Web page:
3. Mr. LAWREY (Australia) said that his delegation had supported the United Nations Declaration on the Elimination of All Forms of Racial Discrimination (General Assembly resolution 1904 (XVIII) ) and now supported the attempt to embody similar principles in an instrument which would be binding on States parties. The draft Convention was a further stage in the international community's effort to eliminate the irrational idea and odious practice of racial discrimination.
4. A central issue to be faced was the ability of States to accept the Conventiona binding agreement under their particular constitutional and legal conditions. The Committee should make every effort to secure the widest possible measure of agreement and to provide an element of flexibility wherever that was necessary. If it created a strait jacket, very few would be prepared to put it on.
5. One problem which arose was the possibility of conflict between various freedoms. The Convention should not, in the name of freedom from discrimination, infringe other basic freedoms, particularly those of thought, opinion, expression, association and peaceful assembly recognized in articles 18 to 20 of the Universal Declaration of Human Rights and in the constitutions and laws of many countries. His delegation had stated, on the adoption of General Assembly resolution 1904 (XVIII)), that Australia could not be expected to "pass a special law to prosecute and punish under criminal law every person who utters a remark capable of being interpreted as advocacy of racial discrimination. Indeed, to do so might well make martyrs out of people whose objectionable ideas would otherwise be rejected by reasoned argument, or more probably by ridicule".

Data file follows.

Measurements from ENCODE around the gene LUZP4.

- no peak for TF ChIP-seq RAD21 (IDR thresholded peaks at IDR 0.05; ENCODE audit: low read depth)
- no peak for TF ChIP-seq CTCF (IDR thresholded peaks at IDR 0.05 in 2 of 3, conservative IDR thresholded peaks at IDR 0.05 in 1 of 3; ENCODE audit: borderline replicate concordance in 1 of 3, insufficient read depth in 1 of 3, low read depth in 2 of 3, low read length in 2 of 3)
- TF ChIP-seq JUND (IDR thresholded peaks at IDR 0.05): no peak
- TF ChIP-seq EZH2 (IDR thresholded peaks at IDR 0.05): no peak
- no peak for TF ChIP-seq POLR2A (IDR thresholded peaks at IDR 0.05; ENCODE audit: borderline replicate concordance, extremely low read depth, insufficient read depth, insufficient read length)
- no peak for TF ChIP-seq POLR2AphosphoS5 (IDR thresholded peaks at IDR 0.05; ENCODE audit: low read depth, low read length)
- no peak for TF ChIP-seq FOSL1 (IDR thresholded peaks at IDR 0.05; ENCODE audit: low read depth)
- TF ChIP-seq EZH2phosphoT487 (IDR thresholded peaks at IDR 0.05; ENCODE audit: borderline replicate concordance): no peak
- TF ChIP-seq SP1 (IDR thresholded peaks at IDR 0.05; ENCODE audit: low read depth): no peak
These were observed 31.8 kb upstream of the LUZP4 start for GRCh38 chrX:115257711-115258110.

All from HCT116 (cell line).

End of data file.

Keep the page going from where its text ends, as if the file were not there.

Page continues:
6. Another problem was the diversity of constitutional provisions and legal systems in the States Members of the United Nations. The manner in which the Convention was drafted could make it easier, or more difficult, to secure wide acceptance by States of the principles on which there was fairly general agreement among delegations. His own country was a federal State, and the application of the Convention would require the consent and action of a number of Governments, each with its own constitutional rights. The Committee should avoid doing anything that would make the problem of application to a great number of countries more difficult than it had to.
7. Those considerations were relevant to a number of articles of the draft Convention and to the instrument as a whole. At that stage, however, he would refer